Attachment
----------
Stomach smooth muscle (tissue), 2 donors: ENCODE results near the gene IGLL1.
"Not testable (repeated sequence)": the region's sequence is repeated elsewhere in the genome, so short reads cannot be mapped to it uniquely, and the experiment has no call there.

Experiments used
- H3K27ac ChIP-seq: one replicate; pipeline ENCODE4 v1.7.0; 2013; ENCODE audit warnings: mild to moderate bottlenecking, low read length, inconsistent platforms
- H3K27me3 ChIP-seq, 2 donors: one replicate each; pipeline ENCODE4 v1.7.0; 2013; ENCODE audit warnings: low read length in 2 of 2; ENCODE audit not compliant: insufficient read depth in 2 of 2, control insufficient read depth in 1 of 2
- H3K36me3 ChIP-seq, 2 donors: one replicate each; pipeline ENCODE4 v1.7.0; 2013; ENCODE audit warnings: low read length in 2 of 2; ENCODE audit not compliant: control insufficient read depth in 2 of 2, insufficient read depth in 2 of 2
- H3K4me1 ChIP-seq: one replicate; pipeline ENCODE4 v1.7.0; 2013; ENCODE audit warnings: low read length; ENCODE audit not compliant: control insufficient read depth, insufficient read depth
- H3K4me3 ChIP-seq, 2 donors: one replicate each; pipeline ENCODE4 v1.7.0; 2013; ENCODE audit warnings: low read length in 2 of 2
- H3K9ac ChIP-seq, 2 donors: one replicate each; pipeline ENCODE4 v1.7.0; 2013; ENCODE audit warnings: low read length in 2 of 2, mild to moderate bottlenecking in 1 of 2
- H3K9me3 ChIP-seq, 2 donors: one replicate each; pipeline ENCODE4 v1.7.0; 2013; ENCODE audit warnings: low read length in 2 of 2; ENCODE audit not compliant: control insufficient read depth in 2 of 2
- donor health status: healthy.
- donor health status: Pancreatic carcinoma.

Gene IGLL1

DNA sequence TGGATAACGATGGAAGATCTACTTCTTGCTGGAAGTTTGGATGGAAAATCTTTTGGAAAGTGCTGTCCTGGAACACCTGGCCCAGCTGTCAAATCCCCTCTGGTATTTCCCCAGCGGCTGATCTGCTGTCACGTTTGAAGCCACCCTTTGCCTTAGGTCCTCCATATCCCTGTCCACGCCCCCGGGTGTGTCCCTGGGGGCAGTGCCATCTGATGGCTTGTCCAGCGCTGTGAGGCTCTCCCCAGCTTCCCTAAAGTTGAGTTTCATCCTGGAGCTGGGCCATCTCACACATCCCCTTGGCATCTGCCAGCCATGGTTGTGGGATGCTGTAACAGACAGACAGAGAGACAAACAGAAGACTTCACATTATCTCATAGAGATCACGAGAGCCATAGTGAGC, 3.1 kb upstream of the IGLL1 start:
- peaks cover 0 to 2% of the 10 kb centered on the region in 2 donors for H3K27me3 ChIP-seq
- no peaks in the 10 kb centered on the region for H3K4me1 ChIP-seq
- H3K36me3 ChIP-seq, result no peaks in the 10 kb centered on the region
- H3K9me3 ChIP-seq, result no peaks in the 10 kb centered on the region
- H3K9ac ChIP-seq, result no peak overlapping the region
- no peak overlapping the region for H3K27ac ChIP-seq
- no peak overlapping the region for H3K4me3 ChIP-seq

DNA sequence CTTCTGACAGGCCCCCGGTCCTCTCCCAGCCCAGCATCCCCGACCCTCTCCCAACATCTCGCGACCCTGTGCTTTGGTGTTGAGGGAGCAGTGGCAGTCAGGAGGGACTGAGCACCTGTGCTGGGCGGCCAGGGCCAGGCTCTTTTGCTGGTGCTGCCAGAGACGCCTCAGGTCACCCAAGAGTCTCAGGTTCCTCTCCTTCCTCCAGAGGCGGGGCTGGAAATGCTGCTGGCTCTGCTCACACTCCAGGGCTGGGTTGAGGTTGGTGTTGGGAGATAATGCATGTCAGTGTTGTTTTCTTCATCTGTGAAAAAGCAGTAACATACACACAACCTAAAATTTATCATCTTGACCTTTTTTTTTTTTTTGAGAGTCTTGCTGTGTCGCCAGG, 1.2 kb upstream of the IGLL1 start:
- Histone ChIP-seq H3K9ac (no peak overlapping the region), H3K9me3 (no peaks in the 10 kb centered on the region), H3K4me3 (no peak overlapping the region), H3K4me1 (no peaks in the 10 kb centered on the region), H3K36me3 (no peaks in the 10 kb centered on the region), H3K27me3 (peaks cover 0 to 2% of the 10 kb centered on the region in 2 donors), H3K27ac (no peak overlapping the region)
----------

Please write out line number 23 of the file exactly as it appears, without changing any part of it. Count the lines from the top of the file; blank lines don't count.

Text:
- Histone ChIP-seq H3K9ac (no peak overlapping the region), H3K9me3 (no peaks in the 10 kb centered on the region), H3K4me3 (no peak overlapping the region), H3K4me1 (no peaks in the 10 kb centered on the region), H3K36me3 (no peaks in the 10 kb centered on the region), H3K27me3 (peaks cover 0 to 2% of the 10 kb centered on the region in 2 donors), H3K27ac (no peak overlapping the region)